Rosehill Cemetery opened July 28, 1859. Located in the town of Chittenden, six and a half miles north of mid-nineteenth century Chicago, Rosehill was accessible via a dedicated stop on the Chicago and Milwaukee Railroad. Two “good roads” also allowed for carriage traffic from the city. In addition to its location in relation to the city, advantages of the site included the soil character, ground elevation, and capability of expansion.
Extensive public inauguration events included dedication addresses, tours of the cemetery, and a picnic. The Chicago Press and Tribune featured a nearly seven column summary of the events on the first page of the July 29th paper. A portion of the article is transcribed below:
Chicago Press Tribune, July 29, 1859
Yesterday was an occasion long to be remembered in the annals of our city, as happily inaugurating a new, noble, and long-needed enterprise. The question that has long been agitated and discussed seems answered, and finally. The voice of our city having united as the voice of one man in remonstrance against further interments within the fast springing residences that are filling our northern suburbs, and the evil, the positive danger of continuing to bury our dead thus among the homes of the living, the events of yesterday place on record how well the appeal has been met.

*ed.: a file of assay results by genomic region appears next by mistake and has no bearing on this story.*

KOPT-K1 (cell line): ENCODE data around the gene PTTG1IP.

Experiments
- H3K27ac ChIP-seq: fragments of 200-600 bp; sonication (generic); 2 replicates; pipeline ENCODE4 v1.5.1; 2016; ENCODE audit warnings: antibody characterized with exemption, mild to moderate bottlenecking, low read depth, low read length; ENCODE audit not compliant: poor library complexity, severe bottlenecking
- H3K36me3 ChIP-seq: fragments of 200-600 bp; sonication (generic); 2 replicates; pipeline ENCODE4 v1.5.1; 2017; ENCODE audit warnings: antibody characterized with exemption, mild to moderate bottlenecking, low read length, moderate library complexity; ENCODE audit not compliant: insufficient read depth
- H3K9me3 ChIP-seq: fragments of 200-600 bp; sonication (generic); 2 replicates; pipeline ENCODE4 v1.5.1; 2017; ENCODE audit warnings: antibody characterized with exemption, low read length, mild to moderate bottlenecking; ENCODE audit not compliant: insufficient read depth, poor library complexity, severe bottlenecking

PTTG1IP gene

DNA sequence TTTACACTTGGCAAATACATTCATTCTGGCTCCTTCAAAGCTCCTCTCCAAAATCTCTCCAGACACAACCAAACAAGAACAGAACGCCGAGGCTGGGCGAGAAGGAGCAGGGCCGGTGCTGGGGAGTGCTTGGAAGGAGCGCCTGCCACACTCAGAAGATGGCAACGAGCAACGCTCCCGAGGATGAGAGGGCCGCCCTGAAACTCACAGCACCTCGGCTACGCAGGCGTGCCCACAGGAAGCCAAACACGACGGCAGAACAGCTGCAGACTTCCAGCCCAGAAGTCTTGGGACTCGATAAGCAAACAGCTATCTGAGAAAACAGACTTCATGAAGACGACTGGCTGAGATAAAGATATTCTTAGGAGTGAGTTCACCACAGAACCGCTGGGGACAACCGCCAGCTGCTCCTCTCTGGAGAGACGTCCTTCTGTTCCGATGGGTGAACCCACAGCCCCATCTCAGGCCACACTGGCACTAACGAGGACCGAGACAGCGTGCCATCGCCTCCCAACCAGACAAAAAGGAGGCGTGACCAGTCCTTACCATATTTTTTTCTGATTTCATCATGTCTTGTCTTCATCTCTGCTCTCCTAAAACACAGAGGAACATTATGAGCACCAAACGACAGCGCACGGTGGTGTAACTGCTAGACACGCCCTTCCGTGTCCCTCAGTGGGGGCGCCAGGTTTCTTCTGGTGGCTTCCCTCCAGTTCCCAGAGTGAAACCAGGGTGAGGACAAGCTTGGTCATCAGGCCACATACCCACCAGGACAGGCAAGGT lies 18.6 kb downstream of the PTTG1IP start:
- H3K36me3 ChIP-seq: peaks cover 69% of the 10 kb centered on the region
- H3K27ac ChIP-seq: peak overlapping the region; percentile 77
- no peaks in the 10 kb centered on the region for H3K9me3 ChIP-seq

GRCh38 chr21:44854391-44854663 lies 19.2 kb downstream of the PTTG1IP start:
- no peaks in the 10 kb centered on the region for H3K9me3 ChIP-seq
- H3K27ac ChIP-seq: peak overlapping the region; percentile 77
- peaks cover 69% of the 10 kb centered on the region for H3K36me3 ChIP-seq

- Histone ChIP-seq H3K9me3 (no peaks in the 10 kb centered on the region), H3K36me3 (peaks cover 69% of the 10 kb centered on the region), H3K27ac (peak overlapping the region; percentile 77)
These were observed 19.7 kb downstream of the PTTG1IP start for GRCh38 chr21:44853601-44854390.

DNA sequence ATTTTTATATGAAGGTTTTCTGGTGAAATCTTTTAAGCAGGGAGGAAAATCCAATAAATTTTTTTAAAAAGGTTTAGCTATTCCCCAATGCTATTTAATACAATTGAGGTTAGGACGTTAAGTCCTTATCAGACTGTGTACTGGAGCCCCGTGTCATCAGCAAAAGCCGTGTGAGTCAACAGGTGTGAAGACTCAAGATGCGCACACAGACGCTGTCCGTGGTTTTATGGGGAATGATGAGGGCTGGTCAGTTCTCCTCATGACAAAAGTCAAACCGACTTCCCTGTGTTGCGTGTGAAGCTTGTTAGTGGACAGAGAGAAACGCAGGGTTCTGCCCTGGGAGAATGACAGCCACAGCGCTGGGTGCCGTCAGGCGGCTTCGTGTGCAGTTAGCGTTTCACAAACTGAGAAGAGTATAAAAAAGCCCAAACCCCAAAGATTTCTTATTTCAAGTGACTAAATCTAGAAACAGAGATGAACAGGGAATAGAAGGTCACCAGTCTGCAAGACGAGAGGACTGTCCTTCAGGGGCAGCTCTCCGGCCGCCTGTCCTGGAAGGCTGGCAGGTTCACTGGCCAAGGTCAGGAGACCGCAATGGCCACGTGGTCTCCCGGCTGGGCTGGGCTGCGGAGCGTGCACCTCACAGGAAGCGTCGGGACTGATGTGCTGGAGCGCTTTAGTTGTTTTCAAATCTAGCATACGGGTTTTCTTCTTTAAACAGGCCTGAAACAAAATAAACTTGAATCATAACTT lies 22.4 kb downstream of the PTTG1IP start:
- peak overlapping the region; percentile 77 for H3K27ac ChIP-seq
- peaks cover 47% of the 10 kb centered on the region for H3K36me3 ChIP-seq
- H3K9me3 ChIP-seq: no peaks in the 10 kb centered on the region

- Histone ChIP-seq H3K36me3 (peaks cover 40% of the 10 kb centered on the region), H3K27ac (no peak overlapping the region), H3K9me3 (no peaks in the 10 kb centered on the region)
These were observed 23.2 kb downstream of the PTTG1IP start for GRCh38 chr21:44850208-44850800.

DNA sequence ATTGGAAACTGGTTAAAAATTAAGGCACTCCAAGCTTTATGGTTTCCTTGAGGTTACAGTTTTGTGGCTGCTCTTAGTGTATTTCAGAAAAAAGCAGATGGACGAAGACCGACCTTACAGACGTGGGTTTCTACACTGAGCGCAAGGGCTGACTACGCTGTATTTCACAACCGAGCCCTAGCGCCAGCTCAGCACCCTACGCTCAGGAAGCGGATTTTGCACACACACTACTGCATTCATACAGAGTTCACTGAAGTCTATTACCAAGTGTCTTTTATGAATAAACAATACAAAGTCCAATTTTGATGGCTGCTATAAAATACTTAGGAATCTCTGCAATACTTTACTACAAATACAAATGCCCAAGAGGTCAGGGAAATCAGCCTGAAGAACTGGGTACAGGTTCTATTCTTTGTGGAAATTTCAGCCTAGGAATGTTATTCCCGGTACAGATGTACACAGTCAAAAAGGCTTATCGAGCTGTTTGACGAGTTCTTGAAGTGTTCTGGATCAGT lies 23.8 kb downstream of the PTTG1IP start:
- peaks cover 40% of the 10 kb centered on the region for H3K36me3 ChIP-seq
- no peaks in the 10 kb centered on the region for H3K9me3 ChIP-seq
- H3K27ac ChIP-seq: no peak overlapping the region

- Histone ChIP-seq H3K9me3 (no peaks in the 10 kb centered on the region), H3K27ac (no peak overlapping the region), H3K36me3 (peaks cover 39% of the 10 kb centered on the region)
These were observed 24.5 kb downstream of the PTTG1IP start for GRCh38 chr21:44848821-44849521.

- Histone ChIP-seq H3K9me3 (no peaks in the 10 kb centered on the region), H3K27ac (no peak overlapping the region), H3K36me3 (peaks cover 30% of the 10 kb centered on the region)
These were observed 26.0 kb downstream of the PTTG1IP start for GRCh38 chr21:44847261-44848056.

We believe a few years will constitute Rose Hill one of the most attractive and beautiful of Cemeteries, and see springing among its oak groves the monuments of taste and remembrance of the departed, who are year by year to bind that city to this by ties and associations continually gaining in power and strength.
Rose Hill is in the town of Chittenden, six miles and a half north of this city, on the Chicago and Milwaukee Railroad, the present station being directly opposite the Cemetery, the enclosure of which lies to the westward of the track. It is reached, also, by two good roads – one along the lake shore, the other the prairie road following up the North Branch to the west ward of the ridge.
The prairie on which our city stands lies smooth and level as a threshing floor for miles about us, and to the northward the first change of soil and surface is where, within the palings of Rose Hill, the rich black loam of level meadow or wet prairie, changes a gravel ridge, which in its greatest altitude is from seventeen to twenty feet above the adjacent prairie on the south and east. Thus it is especially fitted for the purpose to which it is now consecrated. This ridge is crowned by a fine grove of oaks. It extends northward and westward giving a total capacity of area of some four hundred acres or more should it ever be desired to extend the Cemetery to such limits.
A little over twenty acres have been enclosed, in what manner, and under what auspices, the reader will best learn from the address of Dr. J.V.Z. Blaney, the President of the Rose Hill Cemetery Company, where the entire history of the enterprise from its inception is given with such closeness and succinctness that it will prove the reader’s best source for information, and appears in its place in yesterday’s exercises...